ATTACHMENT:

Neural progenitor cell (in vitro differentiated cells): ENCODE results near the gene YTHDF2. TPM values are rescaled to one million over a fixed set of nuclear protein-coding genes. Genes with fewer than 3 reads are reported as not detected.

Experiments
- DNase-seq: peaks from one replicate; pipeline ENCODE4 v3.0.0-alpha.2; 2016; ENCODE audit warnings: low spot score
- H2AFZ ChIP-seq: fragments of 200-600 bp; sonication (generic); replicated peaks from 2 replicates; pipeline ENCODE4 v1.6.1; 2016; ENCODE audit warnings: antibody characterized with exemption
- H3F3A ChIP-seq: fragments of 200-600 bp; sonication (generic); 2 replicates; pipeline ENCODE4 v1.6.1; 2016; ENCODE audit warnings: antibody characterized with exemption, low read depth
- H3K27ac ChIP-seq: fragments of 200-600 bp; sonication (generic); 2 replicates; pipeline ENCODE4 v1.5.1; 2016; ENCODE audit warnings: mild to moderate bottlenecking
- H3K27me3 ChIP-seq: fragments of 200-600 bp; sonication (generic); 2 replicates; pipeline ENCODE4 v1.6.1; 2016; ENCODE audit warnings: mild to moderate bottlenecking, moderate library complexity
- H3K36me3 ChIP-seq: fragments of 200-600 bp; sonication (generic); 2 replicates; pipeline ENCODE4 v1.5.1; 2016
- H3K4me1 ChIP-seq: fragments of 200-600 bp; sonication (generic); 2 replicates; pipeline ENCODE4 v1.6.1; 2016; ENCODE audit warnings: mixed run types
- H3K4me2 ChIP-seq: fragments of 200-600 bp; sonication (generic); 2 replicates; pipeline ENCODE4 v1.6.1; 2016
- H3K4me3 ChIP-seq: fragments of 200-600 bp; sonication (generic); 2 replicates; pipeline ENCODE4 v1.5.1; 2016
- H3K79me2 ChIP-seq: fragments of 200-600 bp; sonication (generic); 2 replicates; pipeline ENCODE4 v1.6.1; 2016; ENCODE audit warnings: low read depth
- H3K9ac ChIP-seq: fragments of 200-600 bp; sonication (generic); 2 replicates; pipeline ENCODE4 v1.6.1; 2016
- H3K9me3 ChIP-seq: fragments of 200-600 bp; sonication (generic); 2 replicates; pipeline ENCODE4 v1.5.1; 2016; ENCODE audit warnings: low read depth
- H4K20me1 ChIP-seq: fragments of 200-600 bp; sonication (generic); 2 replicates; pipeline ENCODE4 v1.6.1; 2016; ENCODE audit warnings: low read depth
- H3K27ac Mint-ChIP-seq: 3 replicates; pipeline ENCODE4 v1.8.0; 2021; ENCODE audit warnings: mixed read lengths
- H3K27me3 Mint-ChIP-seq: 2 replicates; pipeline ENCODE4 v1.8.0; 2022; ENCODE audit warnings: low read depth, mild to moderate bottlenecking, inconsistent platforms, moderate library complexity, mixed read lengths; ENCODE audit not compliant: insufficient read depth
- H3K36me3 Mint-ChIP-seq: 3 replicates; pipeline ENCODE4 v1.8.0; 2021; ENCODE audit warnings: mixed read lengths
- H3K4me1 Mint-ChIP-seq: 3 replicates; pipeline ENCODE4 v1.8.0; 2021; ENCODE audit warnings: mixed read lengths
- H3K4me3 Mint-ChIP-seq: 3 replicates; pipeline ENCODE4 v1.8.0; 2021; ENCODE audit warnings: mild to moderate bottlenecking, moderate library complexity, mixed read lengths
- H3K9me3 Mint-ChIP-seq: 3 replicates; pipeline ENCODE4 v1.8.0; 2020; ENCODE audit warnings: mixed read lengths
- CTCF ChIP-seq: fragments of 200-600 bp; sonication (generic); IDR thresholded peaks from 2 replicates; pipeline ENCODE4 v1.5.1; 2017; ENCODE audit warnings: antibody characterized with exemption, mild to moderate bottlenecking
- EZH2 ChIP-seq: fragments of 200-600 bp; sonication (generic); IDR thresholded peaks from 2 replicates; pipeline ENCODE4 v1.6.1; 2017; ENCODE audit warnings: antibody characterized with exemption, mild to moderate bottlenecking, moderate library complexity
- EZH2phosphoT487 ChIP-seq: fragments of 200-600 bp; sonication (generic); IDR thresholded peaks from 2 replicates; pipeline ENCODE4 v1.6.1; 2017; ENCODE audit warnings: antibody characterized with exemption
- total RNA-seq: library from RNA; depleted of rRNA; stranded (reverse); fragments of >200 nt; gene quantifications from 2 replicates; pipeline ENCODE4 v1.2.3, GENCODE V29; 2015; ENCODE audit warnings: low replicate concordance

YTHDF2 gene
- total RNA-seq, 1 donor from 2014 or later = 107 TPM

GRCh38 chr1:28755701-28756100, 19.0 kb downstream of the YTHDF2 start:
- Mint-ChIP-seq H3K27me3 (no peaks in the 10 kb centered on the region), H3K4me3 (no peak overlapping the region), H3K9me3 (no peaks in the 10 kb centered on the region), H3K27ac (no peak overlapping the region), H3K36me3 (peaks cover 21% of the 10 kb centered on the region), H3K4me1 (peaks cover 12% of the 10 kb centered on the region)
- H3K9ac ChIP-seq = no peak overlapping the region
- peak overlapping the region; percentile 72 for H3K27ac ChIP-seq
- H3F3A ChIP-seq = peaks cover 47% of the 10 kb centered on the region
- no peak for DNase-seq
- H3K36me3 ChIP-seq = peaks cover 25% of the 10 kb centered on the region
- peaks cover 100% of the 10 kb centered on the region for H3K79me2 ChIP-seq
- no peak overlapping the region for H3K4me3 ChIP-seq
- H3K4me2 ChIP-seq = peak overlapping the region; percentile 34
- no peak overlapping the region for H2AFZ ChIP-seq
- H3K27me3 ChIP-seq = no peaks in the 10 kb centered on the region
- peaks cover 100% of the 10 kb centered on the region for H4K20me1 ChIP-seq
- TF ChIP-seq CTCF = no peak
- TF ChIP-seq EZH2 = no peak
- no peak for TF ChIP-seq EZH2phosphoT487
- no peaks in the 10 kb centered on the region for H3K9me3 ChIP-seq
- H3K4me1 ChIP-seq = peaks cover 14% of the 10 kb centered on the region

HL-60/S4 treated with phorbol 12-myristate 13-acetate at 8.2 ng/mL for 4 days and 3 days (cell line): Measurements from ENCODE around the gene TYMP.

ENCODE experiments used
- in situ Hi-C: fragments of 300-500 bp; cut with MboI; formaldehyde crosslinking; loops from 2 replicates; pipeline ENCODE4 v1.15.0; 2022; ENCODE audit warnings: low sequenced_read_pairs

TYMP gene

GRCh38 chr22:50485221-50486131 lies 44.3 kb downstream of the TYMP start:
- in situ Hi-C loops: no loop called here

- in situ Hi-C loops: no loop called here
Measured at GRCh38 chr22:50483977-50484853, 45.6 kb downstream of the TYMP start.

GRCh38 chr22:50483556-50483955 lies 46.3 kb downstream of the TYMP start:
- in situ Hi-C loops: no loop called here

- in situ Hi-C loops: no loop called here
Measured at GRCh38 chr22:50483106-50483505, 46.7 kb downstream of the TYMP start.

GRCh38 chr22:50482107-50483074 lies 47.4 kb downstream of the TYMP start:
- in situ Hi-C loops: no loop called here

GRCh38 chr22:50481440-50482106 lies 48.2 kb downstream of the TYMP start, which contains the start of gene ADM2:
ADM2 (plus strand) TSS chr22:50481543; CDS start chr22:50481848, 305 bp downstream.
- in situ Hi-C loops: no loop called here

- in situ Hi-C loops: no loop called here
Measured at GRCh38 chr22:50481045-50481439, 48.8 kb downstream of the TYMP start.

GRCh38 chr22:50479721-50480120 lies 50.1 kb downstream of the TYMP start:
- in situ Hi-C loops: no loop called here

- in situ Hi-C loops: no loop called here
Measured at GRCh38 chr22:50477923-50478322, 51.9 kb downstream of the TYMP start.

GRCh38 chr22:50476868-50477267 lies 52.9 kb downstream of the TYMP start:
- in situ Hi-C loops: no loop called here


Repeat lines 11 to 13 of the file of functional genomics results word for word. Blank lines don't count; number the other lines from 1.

- H3K4me3 ChIP-seq: fragments of 200-600 bp; sonication (generic); 2 replicates; pipeline ENCODE4 v1.5.1; 2016
- H3K79me2 ChIP-seq: fragments of 200-600 bp; sonication (generic); 2 replicates; pipeline ENCODE4 v1.6.1; 2016; ENCODE audit warnings: low read depth
- H3K9ac ChIP-seq: fragments of 200-600 bp; sonication (generic); 2 replicates; pipeline ENCODE4 v1.6.1; 2016